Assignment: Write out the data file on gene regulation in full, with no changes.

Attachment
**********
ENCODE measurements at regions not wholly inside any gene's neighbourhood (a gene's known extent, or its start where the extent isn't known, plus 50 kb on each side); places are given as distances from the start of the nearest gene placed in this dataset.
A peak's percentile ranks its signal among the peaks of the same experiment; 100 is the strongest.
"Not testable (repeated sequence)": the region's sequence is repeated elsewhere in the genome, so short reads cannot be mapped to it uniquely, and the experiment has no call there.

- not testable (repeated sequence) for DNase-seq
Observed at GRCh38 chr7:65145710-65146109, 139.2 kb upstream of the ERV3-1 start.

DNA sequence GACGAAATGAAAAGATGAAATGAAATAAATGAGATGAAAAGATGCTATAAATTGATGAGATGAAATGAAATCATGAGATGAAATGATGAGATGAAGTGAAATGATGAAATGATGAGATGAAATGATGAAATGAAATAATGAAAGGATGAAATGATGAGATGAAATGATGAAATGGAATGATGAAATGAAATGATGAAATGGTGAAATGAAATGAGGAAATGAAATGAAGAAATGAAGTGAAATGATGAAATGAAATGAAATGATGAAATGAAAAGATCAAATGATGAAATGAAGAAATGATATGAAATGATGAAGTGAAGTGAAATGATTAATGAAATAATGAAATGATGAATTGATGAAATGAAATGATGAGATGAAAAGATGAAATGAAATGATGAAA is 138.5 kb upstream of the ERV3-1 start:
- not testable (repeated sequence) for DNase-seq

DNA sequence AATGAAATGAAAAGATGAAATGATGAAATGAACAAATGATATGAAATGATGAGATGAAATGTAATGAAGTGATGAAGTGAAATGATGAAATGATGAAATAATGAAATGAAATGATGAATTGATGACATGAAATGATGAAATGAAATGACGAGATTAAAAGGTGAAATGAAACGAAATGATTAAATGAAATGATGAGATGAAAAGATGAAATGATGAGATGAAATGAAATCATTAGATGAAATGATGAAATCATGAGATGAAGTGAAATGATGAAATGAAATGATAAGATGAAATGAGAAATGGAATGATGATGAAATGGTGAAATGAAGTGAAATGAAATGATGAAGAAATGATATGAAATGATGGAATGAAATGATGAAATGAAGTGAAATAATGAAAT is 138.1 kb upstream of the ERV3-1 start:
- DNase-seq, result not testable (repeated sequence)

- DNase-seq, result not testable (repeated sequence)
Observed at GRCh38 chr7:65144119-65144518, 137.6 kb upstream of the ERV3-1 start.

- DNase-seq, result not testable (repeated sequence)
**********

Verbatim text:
ENCODE measurements at regions not wholly inside any gene's neighbourhood (a gene's known extent, or its start where the extent isn't known, plus 50 kb on each side); places are given as distances from the start of the nearest gene placed in this dataset.
A peak's percentile ranks its signal among the peaks of the same experiment; 100 is the strongest.
"Not testable (repeated sequence)": the region's sequence is repeated elsewhere in the genome, so short reads cannot be mapped to it uniquely, and the experiment has no call there.

- not testable (repeated sequence) for DNase-seq
Observed at GRCh38 chr7:65145710-65146109, 139.2 kb upstream of the ERV3-1 start.

DNA sequence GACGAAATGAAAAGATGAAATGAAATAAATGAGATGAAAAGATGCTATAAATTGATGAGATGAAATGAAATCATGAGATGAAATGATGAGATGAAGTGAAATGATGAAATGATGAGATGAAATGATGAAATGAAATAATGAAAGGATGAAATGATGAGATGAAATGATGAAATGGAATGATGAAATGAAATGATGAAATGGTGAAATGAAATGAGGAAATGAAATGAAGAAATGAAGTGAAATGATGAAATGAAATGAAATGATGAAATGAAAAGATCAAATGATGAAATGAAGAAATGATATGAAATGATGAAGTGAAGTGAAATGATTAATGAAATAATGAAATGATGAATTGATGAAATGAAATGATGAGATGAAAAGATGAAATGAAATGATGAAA is 138.5 kb upstream of the ERV3-1 start:
- not testable (repeated sequence) for DNase-seq

DNA sequence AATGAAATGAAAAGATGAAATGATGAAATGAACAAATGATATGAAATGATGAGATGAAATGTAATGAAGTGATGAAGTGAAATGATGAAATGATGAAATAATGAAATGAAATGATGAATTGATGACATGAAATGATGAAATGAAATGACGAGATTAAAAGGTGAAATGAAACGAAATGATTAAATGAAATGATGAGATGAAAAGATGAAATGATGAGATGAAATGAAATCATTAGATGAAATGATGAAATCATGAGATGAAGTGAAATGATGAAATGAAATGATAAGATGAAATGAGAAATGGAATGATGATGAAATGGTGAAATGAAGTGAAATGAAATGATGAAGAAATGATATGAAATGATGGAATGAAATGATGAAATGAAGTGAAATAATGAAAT is 138.1 kb upstream of the ERV3-1 start:
- DNase-seq, result not testable (repeated sequence)

- DNase-seq, result not testable (repeated sequence)
Observed at GRCh38 chr7:65144119-65144518, 137.6 kb upstream of the ERV3-1 start.

- DNase-seq, result not testable (repeated sequence)